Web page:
There are several commercial routes to obtain the desired hydrocarbon dew point temperature. Reducing the dew point by Joule-Thomson (JT) expansion or mechanical refrigeration is common for smaller flow rates of feed gas, and turbo-â€¨expander based units are often used for higher flow rates. These processes are covered in many technical papers presented for the natural gas industry and are not the focus of this article.
Table 2 shows the common low temperature routes and includes less commonly used technologies employing adsorption or membranes. The advantages and disadvantages of these processes are compared below. Twister,4 membranes,5 and silica gel,6 can all achieve water and hydrocarbon dew point in a single unit. The more traditional low temperature processes are primarily focused on recovering larger volumes of heavy hydrocarbons. Due to the low temperatures achieved in these processes, upstream dehydration or hydrate inhibition by methanol or monoethylene glycol (MEG) injection is usually required.
The Twister Supersonic Separator is a mechanical flow device that operates by introducing a high velocity swirl in the feed gas stream followed by near isentropic pressure expansion of the gas at supersonic velocity to achieve low temperatures. The combination of swirl and pressure reduction causes condensation of water and heavy hydrocarbons. The liquids are separated and the residual gas is available with a nominal pressure reduction.
Twister shares some of the benefits of simplicity, robustness and ease of operation with the low temperature JT separation (LTS) process, while requiring an engineered solution for specified turndown or dew point requirements. Two studies have shown that Twister can recover more hydrocarbons than the JT valve for the same pressure drop.4,8 Therefore, it can potentially be operated at a reduced pressure drop for the same performance as a JT valve, thus reducing the sales gas compression power and cost. Twister technology offers environmentally friendly, chemical-free operation within a small footprint. It can be particularly interesting for remote offshore applications due to its small footprint and low maintenance requirements. An additional benefit of Twister is the ability to remove water and hydrocarbons simultaneously.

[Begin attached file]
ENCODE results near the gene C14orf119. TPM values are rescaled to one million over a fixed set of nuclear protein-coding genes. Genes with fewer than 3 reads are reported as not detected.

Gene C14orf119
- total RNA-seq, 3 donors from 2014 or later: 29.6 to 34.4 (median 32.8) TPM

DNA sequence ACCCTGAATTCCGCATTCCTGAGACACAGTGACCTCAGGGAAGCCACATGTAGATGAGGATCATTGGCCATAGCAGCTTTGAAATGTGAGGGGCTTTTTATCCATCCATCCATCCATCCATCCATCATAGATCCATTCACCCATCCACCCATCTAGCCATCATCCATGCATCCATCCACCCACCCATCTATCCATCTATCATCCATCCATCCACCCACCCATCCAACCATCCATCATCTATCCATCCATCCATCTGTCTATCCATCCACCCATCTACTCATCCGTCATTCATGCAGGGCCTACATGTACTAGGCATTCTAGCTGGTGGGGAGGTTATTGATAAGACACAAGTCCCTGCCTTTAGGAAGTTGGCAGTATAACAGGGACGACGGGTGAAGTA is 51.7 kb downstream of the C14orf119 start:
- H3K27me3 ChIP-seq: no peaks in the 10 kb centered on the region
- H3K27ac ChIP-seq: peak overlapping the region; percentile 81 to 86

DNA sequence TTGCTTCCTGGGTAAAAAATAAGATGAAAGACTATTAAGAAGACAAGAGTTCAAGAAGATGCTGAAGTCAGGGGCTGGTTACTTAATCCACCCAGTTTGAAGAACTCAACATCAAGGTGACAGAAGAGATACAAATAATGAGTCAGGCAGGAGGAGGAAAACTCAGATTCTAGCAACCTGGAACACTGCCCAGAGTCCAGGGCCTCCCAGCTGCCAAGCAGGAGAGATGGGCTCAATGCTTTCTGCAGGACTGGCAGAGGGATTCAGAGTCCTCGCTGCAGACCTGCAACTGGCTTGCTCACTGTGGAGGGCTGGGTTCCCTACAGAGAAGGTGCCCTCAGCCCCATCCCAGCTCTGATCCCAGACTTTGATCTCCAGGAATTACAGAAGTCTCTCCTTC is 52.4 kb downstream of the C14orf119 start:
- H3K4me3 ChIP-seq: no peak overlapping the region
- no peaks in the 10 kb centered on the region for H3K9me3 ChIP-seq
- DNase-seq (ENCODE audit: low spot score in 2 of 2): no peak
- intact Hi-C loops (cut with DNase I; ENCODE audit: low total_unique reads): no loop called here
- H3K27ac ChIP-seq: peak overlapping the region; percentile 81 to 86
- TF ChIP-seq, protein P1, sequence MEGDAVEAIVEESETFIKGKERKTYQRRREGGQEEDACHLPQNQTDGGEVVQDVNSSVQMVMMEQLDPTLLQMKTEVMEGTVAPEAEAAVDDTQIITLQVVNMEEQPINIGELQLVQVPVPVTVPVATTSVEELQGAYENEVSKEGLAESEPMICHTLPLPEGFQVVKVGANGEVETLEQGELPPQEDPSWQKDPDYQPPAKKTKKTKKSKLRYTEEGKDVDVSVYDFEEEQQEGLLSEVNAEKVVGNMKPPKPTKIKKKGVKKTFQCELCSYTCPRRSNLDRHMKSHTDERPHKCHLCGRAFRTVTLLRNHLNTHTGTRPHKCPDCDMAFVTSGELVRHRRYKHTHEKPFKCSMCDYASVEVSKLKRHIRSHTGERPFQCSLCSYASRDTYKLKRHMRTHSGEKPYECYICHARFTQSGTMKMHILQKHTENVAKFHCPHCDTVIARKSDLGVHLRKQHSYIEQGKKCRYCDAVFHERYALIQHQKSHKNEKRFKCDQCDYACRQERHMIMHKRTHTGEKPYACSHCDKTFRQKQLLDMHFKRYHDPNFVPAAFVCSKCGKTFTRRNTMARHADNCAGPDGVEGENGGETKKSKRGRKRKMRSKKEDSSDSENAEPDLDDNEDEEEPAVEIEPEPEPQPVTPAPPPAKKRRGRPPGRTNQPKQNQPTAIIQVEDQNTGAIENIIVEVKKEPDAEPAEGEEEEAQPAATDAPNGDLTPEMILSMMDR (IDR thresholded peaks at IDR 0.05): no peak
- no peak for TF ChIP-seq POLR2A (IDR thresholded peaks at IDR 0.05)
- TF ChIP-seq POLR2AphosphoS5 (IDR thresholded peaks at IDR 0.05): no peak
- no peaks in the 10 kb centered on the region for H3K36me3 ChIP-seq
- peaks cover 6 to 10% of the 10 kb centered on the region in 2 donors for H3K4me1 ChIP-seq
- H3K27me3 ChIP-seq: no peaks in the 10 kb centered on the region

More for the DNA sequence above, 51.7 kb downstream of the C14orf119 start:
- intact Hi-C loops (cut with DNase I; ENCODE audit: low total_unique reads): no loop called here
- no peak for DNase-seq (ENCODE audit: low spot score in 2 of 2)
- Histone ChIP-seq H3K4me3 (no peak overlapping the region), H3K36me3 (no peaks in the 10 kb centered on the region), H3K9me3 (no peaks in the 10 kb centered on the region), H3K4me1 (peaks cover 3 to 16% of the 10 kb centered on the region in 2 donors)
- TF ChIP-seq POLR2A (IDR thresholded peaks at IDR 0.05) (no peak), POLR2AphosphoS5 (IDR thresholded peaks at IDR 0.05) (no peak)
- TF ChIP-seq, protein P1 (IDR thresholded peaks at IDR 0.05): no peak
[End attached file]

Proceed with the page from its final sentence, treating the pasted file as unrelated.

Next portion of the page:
Twister BV introduced the Twister SwirlValve, which improves hydrocarbon dew point performance of existing LTS units by improving the separation of two-phase flow across a pressure reduction valve, such as a choke valve, JT valve or control valve.9 This in turn significantly improves the liquid separation efficiency of downstream separators. This improved separation can be used either to increase the flow capacity of existing LTS units, or to reduce the pressure drop required for JT cooling, or to lower the hydrocarbon dew point and also to reduce glycol carry-over if upstream dehydration is used. A further step is taken by integrating the SwirlValve and an inline separator, resulting in the SwirlSep, which is a compact two-phase separator with a performance independent of flow rate. Aimed at compact offshore/subsea and mobile well testing applications, this concept results in considerably lower installation and maintenance costs (J Young, Twister BV, personal communication, 6 March 2017).
Quick-cycle silica gel units have been used for decades to achieve simultaneous reduction of hydrocarbon and water dew points. More than 200 silica gel units are installed in natural gas applications under different conditions worldwide, both on- and offshore (J Schulze-Schlarmann, BASF Catalysts, personal communication, 20 April 2009). Usually, an adsorptive hydrocarbon recovery unit consists of three or more vessels, where adsorption and regeneration takes place in parallel. The cycle chosen generally includes one vessel heating and one vessel cooling while one or more vessels are on the adsorption step. Since the impurity breakthrough increases over the length of the adsorption step, two or more vessels are often used where the adsorption step is staggered to blend the produced product to a more consistent product purity level. The required adsorbent quantity directly affects installation costs, and the adsorbent quantity depends on the gas composition, flow rate and required product dew point.